Paul Cezanne said “To paint is not to copy the object slavishly, it is to grasp a harmony among many relationships”. This summarises very well the common obstacle people find with photography. They point and shoot – and modern cameras encourage such an unthinking process – and are disappointed with the results. I’ve been surprised how many adult students didn’t know the basics of f stop, shutter speed, ISO etc. On one occasion when I taught young teenagers I handed a girl a manual film camera and explained its functions. I showed her the shutter release and she flinched, frightened at the camera and what it might do when it clicked. I learned all the basics as a teenager when I got my first camera, a Russian model called a Cosmic Symbol. As a photography tutor I’ve discovered large numbers of people don’t have such experiences. It’s rudimentary stuff but some people get stuck at that stage and think effective photography correlates with those technical details. It doesn’t. In particular, there’s a visual and psychological difference between what you see and experience and what your camera sees. The gap between the two, and understanding how it works, is one aspect of effective photography. The path here, climbing the hillside, is the one you shouldn’t take from Baiau if you are heading for Coma Pedrosa. Down at the lake you have to walk further around to the left before you find the correct path.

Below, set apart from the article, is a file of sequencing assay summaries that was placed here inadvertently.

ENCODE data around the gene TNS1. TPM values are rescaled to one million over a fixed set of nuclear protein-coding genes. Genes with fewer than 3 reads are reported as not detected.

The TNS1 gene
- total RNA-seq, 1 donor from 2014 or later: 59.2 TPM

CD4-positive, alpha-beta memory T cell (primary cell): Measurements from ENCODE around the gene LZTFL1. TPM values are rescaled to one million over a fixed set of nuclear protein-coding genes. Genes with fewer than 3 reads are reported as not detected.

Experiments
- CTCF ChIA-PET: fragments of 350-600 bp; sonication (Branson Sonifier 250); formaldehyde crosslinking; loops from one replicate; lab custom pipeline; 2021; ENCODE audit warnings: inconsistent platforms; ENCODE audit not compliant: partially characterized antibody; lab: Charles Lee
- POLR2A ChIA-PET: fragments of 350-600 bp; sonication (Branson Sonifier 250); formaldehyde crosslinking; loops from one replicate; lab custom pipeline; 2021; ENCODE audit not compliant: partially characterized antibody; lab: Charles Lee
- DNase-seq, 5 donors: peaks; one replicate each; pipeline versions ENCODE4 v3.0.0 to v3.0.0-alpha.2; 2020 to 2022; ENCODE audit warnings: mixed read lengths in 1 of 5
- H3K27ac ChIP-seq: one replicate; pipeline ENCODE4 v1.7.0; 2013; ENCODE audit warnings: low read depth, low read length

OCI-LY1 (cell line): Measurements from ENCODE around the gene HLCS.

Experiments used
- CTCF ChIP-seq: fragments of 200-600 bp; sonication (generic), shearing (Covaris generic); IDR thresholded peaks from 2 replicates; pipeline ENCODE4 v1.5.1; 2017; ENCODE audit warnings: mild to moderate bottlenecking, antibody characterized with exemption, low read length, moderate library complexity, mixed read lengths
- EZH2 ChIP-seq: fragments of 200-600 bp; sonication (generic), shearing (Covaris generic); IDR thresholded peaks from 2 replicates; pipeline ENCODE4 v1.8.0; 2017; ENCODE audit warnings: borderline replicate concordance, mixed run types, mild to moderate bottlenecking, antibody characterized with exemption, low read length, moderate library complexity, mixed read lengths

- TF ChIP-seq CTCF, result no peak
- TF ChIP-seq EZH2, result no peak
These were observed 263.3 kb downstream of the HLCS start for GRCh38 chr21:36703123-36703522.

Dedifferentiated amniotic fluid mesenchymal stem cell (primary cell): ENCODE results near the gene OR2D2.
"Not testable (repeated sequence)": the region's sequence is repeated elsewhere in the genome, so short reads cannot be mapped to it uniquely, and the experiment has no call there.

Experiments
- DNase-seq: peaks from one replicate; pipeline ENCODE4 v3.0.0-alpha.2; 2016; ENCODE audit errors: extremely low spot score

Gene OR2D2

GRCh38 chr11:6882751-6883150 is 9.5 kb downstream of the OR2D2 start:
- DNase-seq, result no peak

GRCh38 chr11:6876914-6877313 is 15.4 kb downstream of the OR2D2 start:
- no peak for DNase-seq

Pyrenees Mountains: Estany de Baiau :Andorra

Sunday October 28, 2012